USA’s Largest Network of Community Gardens (NYC!) Deeded to Local Organizations
Thirty-Two Manhattan and Bronx Community Gardens Turned Over to Local Land Trusts
By Kristie Deptula
TK\PR Public Relations
June 28, 2011
This week, The Trust for Public Land, conveyed the first 32 of 69 New York City Community Gardens to the newly established Manhattan and Bronx Land Trusts. The 69 gardens make up the largest network of Community Gardens in the country. After initially saving these 69 parcels of land from destruction, which make up a total of eight acres with a current value of $7 million, from the City of New York 12 years ago, The Trust for Public Land has worked with community members and organizations to save and preserve the crucial green oasis. The remaining 37 gardens will most likely be conveyed to the Brooklyn-Queens Land Trust this fall.
One of the most intriguing of the 69 Trust for Public Land’s Community Gardens is Carver Garden (pictures attached), located just 100 yards from the entrance to the bustling Triborough Bridge in East Harlem on 124th Street between Second and Third Avenues. Rising from what was once the epicenter of the crack epidemic, Carver Garden has weathered many dramatic challenges, including near demolition and a massive infestation of rats less than two years ago, but today is a real gathering place for the diverse members and organizations in the community.
Carver Garden epitomizes the melting pot which makes up East Harlem. Numerous community groups and individuals all use Carver Garden – some to actually grow food (as a 4×4 planting yields 150 pounds of produce a year), as a green meeting place, or as a form of therapy. Groups such as Pathways to Housing located half a block away, which transitions homeless people into permanent housing, now has a permanent planting bed and grows fruits and vegetables and actually started a healthy eating class due to their access to the garden. Pathways leaders have noted the transformation that occurs when participants can witness the growth of their own food and have the ability to eat healthier. Yolanda Govara, a Guatemalan immigrant who joined the garden last year, was inspired to establish United, Yes We Can (http://unidossisepuede.org/) and will work with ten local families this growing season, giving them the ability to grow produce native to their culture. Nourishing NYC (http://www.nourishingnyc.org/) a program which gives out free produce throughout the city, also has its own planting bed in the garden.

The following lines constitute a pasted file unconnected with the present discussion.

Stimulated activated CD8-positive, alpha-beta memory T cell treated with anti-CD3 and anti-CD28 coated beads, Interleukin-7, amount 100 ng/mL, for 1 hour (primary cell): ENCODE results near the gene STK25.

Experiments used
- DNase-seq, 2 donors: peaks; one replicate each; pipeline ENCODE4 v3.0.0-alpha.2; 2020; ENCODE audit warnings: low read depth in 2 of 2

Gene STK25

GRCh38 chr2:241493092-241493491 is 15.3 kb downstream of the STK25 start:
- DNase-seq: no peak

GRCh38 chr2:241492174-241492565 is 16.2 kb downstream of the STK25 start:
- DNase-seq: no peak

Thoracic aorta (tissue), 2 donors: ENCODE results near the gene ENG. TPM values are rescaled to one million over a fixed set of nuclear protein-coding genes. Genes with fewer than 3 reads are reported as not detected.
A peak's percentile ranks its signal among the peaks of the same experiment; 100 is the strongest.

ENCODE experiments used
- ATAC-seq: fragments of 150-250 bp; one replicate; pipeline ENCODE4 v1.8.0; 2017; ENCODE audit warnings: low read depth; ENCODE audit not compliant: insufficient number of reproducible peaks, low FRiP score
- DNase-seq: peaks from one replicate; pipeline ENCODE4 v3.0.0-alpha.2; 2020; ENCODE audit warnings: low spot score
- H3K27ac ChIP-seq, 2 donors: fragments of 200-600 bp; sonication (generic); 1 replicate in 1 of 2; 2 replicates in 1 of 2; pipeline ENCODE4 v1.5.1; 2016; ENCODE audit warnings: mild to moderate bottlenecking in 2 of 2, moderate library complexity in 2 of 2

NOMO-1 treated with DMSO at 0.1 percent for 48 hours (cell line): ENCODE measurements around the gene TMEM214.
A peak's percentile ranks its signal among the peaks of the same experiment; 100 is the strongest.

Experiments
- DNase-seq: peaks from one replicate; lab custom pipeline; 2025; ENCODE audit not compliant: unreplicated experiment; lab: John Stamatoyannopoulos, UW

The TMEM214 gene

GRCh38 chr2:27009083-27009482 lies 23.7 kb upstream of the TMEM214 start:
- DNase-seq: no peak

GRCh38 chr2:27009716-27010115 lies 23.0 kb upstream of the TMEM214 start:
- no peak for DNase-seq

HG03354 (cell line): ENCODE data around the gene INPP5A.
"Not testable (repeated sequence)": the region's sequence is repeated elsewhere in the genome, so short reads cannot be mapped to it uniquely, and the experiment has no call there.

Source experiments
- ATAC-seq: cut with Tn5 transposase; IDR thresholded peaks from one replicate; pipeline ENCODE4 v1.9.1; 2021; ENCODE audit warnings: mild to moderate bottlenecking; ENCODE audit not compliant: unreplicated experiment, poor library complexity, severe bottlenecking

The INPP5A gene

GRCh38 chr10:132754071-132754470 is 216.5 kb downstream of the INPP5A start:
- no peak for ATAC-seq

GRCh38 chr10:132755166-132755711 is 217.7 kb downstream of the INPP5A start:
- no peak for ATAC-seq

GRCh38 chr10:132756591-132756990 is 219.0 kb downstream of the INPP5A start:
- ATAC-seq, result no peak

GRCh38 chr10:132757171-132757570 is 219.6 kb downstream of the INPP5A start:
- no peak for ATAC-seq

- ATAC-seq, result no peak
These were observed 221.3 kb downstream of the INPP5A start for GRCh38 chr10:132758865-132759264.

There are many individual gardeners with incredible stories. Gilbert, one of the garden’s oldest members, was one of the first to clear and establish the garden with his mother and neighbors in the early 1970s. Then called “El Jardín de Cuatro Mujeres (The Garden for Four Women),” it was used the community as a gathering place for gospel groups and artists. Gilbert has incredible photographs that illustrate these early days of Carver Garden.
There is also James, a true Southern gentleman from Richmond, Virginia who has worked in the garden everyday at 8am for the past thirty years. James, who started gardening because he, “needed his corn” and other southern staples not readily found in the neighborhood, has seen the garden through ugly times when a rat epidemic due to neighboring construction sites plagued the garden and threatened its existence.
Rows of planting beds teeming with cantaloupes, beans, tomatoes and eggplants. A veritable melting pot of people gathering in the shade of a gazebo. A mother giving her daughter the first taste of a pimiento, native to her Spanish culture but not found at the local grocer. Carver Garden really illustrates how a community garden can enhance a community. Just as East Harlem community has waxed and waned over the past few decades, so has Carver Garden and is now thriving.
Carver Garden provides its members a sense of pride, ownership and a true connection to the East Harlem community they call home.
Andy Stone, The Trust for Public Land,
Erica Packard, Bronx and Manhattan Land Trusts,